Lake Powell Utah is one of the most extraordinary recreational playgrounds in the world. Delighting almost three million fun-seekers each year.
One of Utah’s first residents ... Brigham Young ... once said, “Seek ye not gold but water.” That which makes the American West so beautiful also makes it so fierce. A lack of water. An age-old problem.
The Colorado River Basin ... encompassing parts of Wyoming, Utah, Colorado and down into Arizona, New Mexico and California ... is one of the greatest river systems in the United States.
The Colorado River starts as a trickle in the Rocky Mountains. 1400 miles later it empties ... barely a trickle once again ... into the Gulf of California. The river didn’t always end this meekly but that’s a subject for another time.
In between, a very controversial project was completed on September 13, 1963. The Glen Canyon Dam. It took 17 years for the second-largest man-made lake in the country to flood the canyons behind that dam. Lake Powell Utah.
It also created one of the most unique recreational playgrounds in the world. Hosting almost three million visitors ... from all over the world ... each year. A virtual buffet of water-related activities.
Congress established the Glen Canyon National Recreation Area in 1972. One and a quarter million acres. A lot of area to be explored on foot or by four-wheel drive.
Lake Powell Utah covers 161,390 acres or 13% of that area. The native Utahns I know have always referred to the area simply as “Powell”. Or Lake Powell.
The lake is more than 500 feet deep in some places. 186 miles long. With nearly 2,000 miles of shoreline to explore, it’s longer than the entire west coast of the continental United States.
What makes Lake Powell Utah so spectacular?
The skies at night are astonishing. Lying on top of a houseboat and watching the panorama of stars unfold above you is an experience you’ll never forget.
The lake’s clarity is unparalleled. The water begins to warm around June eventually exceeding 70 degrees F (21 C). It stays warm well into October.
The climate in the Lake Powell Utah area is quite arid. The average elevation is around 3,700 feet above sea level but mid-summer temperatures can exceed 100 degrees F (38 C).
Being able to cool off in the water at any time along with the ever-present lake breezes make that 100 degrees seem much cooler.
Lake Powell is named after Major John Wesley Powell, a Civil War veteran. In 1869, he explored the Colorado and Green Rivers. He and his eight companions followed them right on down to the Grand Canyon.
In August of that year, they passed the spot where the Glen Canyon Dam now spans the Colorado.
Most of the lake lies in Utah. The dam is located in Arizona. The lake levels vary depending on the spring runoff from the mountains.
But it is dependent on the amount of water released to produce electricity by the eight massive generators – one of the main reasons the dam was built.
Fishing is a year-round passion for many Powell enthusiasts. Few places anywhere can rival Powell as a Striped Bass fishery. You can also drop a line for largemouth bass, smallmouth bass, catfish and crappie.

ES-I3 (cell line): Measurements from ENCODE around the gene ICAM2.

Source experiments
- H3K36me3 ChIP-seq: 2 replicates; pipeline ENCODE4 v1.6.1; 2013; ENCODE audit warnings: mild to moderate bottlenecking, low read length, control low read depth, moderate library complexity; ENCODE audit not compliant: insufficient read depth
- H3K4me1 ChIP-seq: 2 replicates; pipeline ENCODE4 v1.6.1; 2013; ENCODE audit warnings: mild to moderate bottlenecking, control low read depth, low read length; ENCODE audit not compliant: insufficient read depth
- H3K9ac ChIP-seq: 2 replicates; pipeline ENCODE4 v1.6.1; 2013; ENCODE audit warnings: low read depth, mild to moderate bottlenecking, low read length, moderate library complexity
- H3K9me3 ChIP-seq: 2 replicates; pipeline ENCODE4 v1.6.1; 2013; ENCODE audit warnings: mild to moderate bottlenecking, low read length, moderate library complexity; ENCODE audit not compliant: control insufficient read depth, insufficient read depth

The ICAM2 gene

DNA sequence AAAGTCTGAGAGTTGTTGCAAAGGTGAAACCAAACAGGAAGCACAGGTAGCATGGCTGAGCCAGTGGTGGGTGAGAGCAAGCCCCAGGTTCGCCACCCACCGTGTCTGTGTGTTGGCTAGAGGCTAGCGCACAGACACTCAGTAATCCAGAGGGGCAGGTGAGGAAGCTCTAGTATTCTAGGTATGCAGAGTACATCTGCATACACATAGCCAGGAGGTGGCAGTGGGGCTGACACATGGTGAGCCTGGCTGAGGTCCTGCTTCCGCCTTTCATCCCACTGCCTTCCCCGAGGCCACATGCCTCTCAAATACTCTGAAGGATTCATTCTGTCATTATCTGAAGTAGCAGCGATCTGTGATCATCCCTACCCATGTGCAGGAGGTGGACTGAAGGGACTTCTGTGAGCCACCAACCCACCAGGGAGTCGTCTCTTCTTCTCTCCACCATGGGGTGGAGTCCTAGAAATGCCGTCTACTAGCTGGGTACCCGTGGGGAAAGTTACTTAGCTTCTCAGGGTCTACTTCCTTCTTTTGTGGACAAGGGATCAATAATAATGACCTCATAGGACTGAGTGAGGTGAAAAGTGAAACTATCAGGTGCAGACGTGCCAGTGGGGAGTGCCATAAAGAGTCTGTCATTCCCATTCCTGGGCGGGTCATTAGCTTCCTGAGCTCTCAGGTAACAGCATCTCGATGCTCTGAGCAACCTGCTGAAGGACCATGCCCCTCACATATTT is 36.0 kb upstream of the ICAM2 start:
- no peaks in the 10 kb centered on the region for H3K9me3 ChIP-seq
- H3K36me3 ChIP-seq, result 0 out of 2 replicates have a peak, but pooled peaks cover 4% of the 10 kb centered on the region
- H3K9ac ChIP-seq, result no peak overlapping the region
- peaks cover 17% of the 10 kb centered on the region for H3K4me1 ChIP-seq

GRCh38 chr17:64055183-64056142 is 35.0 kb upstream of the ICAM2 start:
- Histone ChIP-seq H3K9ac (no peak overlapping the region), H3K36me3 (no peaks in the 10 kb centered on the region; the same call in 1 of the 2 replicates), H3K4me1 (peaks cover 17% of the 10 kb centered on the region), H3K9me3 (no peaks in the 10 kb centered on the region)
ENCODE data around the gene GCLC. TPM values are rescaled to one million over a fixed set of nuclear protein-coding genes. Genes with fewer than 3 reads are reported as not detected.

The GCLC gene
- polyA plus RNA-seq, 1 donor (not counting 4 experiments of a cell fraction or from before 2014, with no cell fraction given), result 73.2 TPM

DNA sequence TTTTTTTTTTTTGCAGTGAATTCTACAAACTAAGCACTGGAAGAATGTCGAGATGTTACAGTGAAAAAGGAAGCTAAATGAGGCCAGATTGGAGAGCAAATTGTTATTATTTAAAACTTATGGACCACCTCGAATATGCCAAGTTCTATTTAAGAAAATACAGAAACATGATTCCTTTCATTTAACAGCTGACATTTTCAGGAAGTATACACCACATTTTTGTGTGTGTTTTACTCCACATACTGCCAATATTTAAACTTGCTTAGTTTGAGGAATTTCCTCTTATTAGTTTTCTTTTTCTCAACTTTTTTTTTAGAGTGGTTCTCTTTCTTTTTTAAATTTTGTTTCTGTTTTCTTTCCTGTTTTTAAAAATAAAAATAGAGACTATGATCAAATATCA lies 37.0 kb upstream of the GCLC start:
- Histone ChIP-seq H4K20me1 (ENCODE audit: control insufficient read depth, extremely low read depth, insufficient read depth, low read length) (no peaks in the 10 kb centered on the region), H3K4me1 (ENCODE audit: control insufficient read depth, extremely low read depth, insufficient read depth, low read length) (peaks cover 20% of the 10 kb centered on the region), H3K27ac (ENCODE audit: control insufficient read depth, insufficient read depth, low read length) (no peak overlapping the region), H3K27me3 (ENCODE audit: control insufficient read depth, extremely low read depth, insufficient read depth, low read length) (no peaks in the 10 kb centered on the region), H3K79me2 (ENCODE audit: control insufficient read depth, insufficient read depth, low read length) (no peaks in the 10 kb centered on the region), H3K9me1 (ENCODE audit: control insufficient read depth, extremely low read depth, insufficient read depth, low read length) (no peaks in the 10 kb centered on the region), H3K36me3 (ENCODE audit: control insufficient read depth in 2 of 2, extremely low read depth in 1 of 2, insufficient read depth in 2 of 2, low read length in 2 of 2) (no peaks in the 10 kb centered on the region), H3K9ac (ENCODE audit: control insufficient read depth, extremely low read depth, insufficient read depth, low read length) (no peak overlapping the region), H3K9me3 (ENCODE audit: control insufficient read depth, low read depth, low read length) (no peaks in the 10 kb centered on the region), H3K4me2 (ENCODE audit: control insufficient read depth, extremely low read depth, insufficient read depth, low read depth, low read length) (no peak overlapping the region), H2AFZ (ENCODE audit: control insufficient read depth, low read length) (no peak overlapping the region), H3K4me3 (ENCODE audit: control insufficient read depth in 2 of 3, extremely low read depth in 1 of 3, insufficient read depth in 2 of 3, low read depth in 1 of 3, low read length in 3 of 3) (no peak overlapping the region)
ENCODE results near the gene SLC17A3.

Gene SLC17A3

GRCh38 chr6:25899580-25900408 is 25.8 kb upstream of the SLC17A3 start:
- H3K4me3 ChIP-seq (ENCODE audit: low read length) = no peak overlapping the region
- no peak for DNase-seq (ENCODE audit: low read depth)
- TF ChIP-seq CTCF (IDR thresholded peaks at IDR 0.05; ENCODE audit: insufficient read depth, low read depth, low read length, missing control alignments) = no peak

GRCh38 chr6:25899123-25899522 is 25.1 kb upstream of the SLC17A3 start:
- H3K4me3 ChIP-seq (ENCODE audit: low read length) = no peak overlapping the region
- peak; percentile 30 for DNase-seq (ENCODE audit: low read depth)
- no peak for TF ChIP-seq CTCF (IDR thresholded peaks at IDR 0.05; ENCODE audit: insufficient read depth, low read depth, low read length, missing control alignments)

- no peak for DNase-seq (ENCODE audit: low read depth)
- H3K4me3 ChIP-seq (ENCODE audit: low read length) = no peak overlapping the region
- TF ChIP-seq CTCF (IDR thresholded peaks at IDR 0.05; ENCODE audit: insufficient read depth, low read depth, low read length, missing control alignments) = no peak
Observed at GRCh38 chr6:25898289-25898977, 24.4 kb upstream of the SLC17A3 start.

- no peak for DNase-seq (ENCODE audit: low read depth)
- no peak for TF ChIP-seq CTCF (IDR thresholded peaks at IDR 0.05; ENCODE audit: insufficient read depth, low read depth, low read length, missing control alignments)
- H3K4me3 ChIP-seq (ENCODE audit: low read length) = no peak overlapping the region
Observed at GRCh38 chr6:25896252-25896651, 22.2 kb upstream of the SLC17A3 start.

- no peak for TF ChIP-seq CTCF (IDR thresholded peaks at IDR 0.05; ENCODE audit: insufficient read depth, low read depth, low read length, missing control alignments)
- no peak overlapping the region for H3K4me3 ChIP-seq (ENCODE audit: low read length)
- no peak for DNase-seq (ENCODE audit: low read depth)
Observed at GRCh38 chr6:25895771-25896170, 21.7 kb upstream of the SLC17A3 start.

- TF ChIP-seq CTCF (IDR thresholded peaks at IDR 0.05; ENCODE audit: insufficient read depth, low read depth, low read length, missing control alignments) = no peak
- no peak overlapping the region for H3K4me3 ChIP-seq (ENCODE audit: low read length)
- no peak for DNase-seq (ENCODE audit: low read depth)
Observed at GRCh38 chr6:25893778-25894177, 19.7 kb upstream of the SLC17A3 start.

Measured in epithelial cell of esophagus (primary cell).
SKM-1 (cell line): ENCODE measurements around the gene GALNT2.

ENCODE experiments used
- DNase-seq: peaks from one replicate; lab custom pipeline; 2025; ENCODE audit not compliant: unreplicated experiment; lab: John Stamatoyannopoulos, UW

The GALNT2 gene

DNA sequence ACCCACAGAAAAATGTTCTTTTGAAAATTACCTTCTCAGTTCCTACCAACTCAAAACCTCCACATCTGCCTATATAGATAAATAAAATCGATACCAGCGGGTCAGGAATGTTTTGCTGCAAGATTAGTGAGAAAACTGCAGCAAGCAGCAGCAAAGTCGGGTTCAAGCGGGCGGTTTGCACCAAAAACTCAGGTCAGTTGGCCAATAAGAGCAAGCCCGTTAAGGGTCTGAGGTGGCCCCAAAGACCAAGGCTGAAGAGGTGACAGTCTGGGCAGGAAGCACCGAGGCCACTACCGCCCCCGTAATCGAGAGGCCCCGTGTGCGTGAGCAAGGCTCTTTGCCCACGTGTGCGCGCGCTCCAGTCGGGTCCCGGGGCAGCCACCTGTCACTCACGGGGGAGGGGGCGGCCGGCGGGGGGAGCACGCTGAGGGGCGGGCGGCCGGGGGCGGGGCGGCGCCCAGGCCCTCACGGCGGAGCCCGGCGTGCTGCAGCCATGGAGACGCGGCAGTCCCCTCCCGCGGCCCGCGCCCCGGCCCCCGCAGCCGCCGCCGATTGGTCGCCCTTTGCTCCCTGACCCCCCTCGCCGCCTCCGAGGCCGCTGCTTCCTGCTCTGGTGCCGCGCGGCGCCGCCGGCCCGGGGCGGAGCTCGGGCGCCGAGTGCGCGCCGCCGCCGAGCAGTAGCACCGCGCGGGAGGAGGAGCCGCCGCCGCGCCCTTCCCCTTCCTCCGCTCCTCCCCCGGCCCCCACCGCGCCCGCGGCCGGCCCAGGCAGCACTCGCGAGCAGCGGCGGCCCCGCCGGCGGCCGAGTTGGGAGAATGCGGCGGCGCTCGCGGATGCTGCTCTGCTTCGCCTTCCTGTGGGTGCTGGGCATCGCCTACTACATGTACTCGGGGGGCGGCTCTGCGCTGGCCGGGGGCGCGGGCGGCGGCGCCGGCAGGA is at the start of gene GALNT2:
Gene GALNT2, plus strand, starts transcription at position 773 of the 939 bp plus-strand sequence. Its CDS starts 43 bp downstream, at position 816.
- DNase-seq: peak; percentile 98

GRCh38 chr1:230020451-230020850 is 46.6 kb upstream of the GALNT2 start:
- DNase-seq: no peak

The history of Lake Powell Utah and the Glen Canyon Recreation Area is overflowing with controversy and passion on both sides of the equation.
In the 1940’s and 1950’s, the U.S. Bureau of Reclamation hatched plans to build a series of dams on the Colorado River. The goal? Harness the awesome power of the river providing electricity and water for the exploding population of California and to a lesser degree Arizona and New Mexico.
Initially, they selected a site in what is now Dinosaur National Monument in Colorado. A small group of politically active objectors defeated this plan.
Led by David Brower of the Sierra Club, this group agreed to a different site between Glen and Grand Canyons. When Brower actually saw the scenic wilderness of Glen Canyon, he was stunned by its beauty. By then, it was too late to stop the project.
The dam was the subject of American writer Edward Abbey’s famous novel, The Monkey Wrench Gang published in 1975.
The book told the story of a group of characters sabotaging “environmentally damaging projects” in the American Southwest. It became one of the first “bibles” of present-day eco-terrorists.
The gang’s greatest disdain is for the Glen Canyon Dam. A concrete monstrosity damming a beautiful, untamed river.
The book’s characters bear little resemblance to today’s profile of radical environmentalists. They own guns. Eat meat. Drink beer and then litter the roadside with empty cans.
Nonetheless, these characters may have spawned several contemporary environmental and eco-terrorist organizations.
There are six marinas at Lake Powell Utah:
It takes as long as six hours to drive between marinas. Find out well in advance the location of each marina and what amenities are offered.
Renting a houseboat is, in my opinion, the best way to experience Lake Powell Utah. Houseboats of all sizes and price ranges can be rented at the marinas.
You have to book well in advance of the busy season, though. Up to a year in advance would be a good idea.
There are nine campgrounds in Glen Canyon National Recreation Area. Three have hookups. There are six primitive campgrounds.
Many people choose to bring their own camping equipment and camp in a secluded canyon. There are strict regulations about where you can camp and how you dispose of waste and garbage.
You could spend years trying to enjoy all Lake Powell has to offer and still see only a small part of it.
How far do people come to enjoy what Lake Powell Utah has to offer? A friend of mine spent a week at Lake Powell a couple summers ago.
While spending some time in a bar at one of the marinas late in the day, the bartender told him he was only the second person he had talked to all day whose primary language was English! He had served visitors from all over the world.